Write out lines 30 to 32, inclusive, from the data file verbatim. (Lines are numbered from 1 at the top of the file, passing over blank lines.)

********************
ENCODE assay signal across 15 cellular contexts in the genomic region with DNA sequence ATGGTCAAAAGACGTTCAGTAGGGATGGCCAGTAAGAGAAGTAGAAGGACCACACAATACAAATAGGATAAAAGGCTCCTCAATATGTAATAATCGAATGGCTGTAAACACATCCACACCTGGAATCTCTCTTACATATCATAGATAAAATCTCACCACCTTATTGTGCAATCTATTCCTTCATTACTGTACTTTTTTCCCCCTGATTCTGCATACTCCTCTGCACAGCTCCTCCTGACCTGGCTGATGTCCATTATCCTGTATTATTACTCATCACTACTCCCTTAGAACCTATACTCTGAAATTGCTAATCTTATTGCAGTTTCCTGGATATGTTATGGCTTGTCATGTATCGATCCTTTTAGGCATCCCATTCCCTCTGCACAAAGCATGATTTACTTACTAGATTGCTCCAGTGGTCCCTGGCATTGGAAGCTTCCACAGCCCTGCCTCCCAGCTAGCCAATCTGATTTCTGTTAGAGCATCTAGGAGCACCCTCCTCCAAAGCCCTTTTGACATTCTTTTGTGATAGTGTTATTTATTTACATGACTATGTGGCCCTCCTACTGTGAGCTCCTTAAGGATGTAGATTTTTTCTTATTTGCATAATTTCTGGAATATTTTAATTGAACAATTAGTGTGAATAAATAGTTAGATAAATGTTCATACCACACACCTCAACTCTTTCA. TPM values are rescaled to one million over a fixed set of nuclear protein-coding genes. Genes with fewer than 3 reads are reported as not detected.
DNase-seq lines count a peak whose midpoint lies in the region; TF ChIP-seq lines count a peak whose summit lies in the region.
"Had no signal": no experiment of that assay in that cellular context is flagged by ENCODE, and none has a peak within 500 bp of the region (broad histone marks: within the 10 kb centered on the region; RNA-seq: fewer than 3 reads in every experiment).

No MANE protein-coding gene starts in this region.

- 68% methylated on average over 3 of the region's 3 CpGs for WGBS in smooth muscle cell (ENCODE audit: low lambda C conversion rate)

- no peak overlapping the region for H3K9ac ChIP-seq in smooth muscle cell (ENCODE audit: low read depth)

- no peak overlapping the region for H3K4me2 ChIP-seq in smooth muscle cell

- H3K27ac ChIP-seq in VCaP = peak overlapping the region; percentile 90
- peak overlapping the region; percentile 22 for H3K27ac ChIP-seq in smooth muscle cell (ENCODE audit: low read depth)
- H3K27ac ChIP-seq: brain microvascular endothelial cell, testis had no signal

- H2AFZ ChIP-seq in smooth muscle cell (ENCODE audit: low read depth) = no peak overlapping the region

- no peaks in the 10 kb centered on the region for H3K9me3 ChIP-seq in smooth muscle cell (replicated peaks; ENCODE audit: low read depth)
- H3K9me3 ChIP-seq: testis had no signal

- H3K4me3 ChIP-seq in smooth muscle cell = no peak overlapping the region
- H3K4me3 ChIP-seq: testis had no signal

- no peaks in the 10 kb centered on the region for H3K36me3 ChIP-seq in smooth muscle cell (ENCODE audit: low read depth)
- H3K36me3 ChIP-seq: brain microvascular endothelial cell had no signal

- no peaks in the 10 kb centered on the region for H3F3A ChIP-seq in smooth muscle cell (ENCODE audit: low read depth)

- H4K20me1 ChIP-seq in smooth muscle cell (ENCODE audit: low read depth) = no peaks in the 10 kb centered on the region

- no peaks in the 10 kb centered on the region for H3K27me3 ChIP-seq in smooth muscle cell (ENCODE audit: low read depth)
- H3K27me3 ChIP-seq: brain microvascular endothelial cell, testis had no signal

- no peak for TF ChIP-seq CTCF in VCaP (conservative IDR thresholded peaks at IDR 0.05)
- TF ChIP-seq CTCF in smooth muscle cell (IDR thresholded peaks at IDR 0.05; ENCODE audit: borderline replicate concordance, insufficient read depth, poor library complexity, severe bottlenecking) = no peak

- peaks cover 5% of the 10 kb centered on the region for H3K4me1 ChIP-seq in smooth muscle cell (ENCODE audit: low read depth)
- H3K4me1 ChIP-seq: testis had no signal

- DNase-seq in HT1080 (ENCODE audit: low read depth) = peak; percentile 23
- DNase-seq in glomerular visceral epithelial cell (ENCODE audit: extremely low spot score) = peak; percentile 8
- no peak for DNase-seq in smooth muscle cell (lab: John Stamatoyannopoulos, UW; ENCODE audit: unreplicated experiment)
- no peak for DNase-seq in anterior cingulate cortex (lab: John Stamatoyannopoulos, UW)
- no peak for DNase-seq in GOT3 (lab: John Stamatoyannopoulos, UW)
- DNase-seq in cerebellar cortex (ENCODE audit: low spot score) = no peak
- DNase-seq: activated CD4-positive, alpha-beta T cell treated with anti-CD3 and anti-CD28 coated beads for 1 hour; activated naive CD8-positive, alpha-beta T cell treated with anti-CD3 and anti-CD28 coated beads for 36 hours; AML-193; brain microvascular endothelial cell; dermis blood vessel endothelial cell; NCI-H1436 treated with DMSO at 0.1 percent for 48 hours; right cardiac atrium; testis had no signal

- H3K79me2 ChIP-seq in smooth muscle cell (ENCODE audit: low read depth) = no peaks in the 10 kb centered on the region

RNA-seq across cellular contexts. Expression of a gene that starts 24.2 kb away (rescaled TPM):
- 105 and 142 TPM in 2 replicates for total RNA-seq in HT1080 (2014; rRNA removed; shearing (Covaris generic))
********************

- no peak for DNase-seq in GOT3 (lab: John Stamatoyannopoulos, UW)
- DNase-seq in cerebellar cortex (ENCODE audit: low spot score) = no peak
- DNase-seq: activated CD4-positive, alpha-beta T cell treated with anti-CD3 and anti-CD28 coated beads for 1 hour; activated naive CD8-positive, alpha-beta T cell treated with anti-CD3 and anti-CD28 coated beads for 36 hours; AML-193; brain microvascular endothelial cell; dermis blood vessel endothelial cell; NCI-H1436 treated with DMSO at 0.1 percent for 48 hours; right cardiac atrium; testis had no signal